The heart of any bakery is its oven, and you'll have a lot of options available to you when deciding what type of oven to purchase. Like purchasing a commercial mixer, it's important to think about what types of product you are producing, and at what quantities, because those factors can influence which type of oven would be best for your needs. In planning, keep in mind that no matter what type of oven you end up installing, you'll almost always need it under a ventilation hood.
Convection ovens are one of the most common pieces of commercial bakery equipment. They do a great job of quickly and evenly baking a variety of products, from bread loaves to cookies to cakes, pies, and brownies. Their use of internal fans to circulate the air creates even browning and repeatable results. Of the types of ovens typically used in a bakery, a convection oven is the most common and least expensive.
Some high-end bakery convection ovens boast steam injection and other specialized features that can take your baked goods to the next level. For a more thorough breakdown of convection ovens, check out our convection oven guide.
Artisan-style bakers or those making specific types of breads often prefer a deck oven. Their stone cooking decks heat up, giving the crust a distinctive, crispy character, while maintaining a soft and moist inside. A deck oven takes up a considerably larger amount of space compared to a convection oven, so keep that in mind if space is limited. However, due to their relatively simple design and few moving parts, they last a long time and operate without a lot of hassle. Both single deck and multi-deck styles are available.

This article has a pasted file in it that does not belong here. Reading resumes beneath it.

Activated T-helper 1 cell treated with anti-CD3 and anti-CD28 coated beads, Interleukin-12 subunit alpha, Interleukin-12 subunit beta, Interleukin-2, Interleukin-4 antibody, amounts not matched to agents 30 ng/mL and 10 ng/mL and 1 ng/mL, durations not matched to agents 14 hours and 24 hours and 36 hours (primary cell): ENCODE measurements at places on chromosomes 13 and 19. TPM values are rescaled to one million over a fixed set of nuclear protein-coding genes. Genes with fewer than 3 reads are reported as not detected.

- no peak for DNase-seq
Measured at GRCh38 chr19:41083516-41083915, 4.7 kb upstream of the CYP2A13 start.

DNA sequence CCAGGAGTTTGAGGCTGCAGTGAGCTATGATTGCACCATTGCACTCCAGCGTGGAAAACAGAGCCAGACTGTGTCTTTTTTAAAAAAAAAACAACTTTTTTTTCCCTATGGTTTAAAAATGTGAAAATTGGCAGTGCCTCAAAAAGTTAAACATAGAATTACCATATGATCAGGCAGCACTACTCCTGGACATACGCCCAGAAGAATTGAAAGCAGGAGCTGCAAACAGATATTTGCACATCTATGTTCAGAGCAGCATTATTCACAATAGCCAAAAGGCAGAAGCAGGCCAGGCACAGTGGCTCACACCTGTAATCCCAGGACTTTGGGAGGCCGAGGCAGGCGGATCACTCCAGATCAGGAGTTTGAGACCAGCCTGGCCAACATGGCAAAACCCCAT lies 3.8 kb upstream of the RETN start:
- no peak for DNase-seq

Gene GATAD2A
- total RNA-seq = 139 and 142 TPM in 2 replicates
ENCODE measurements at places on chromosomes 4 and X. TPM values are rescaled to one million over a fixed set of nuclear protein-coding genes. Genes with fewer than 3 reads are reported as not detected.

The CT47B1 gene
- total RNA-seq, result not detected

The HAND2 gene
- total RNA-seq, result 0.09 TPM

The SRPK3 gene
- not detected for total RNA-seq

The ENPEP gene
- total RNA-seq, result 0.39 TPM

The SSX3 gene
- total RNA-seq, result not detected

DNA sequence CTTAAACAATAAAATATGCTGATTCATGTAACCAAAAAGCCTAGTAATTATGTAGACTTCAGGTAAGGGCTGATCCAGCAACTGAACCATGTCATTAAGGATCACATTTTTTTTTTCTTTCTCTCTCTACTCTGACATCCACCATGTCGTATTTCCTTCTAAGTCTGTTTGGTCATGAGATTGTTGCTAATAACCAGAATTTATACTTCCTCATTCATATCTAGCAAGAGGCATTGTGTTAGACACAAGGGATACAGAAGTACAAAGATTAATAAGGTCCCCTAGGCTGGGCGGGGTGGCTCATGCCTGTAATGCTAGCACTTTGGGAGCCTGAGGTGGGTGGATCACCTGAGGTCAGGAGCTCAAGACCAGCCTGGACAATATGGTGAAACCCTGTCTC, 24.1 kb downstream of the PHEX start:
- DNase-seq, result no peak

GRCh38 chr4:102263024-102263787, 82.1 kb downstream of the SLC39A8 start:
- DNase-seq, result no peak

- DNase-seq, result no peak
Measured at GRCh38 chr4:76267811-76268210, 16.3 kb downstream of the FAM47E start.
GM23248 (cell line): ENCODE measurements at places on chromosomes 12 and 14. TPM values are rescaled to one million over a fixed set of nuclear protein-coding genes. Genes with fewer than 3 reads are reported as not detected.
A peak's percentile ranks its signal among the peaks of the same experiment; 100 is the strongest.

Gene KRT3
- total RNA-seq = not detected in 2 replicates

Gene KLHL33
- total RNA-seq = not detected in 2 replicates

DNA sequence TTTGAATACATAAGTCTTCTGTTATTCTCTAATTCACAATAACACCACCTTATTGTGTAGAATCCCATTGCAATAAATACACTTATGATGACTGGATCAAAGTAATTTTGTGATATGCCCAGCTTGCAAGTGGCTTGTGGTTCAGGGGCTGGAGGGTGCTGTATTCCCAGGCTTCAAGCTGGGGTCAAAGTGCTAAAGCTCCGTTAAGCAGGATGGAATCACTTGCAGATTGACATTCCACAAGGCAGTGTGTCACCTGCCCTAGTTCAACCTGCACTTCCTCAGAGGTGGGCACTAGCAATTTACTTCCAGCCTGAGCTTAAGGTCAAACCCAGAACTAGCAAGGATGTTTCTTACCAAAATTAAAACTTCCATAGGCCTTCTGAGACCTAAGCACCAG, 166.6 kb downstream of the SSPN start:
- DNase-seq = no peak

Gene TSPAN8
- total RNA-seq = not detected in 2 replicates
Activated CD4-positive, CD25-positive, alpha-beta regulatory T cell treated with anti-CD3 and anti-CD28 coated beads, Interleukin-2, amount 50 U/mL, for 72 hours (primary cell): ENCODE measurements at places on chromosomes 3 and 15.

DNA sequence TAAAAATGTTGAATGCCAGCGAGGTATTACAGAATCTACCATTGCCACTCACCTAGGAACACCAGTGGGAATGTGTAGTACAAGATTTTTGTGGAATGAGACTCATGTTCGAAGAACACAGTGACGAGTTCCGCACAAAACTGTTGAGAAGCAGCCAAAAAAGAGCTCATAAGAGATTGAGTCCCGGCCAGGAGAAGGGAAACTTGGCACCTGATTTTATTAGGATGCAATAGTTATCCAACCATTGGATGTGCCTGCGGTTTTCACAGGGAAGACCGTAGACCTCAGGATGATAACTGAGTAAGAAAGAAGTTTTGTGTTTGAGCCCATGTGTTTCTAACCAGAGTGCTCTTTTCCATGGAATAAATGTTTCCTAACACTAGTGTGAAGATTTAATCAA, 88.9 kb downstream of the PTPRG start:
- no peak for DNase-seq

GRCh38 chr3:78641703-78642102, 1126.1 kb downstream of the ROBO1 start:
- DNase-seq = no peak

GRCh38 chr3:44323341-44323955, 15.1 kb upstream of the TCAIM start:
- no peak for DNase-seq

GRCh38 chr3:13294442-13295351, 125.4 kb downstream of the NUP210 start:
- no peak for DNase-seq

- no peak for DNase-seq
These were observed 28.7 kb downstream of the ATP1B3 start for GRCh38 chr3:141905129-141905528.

If you have plans for a large retail component in your bakery, you'll want to consider what types of bakery display cases you will need. Both refrigerated and non-refrigerated styles are available, depending on the type of products you plan on selling. Likely, you'll want a mix of both. You will also have to decide whether you want a self-serve display case or one designed for serving customers from behind the counter. As there are so many sizes and styles to consider, it's a good idea to consult our deli case and bakery display case buying guide for a more detailed overview of what's available.
A revolving oven has large revolving trays that you can load with product, similar in concept to a rotisserie style oven at a deli or market. These have a very high capacity and output capability, but are also quite expensive. Make sure your output needs and budget can justify the purchase of one of these units.
A roll-in rack oven is similar in concept to a roll-in refrigerator or proofing cabinet in that you can wheel a pan rack full of goods right into the oven for baking. Some models will "grab" the pan rack and rotate them during the baking process for even results. The advantage of this style is time and labor savings due to less product handling.
You can save even more time if you have a roll-in proofing cabinet. In that case, you can simply load the pans full of product onto the rack, proof them, roll them into the oven for baking, and roll them out for cooling once you're done baking! If you're considering this style, make sure you have roll-in oven racks designed for this use; not all racks have high temperature casters.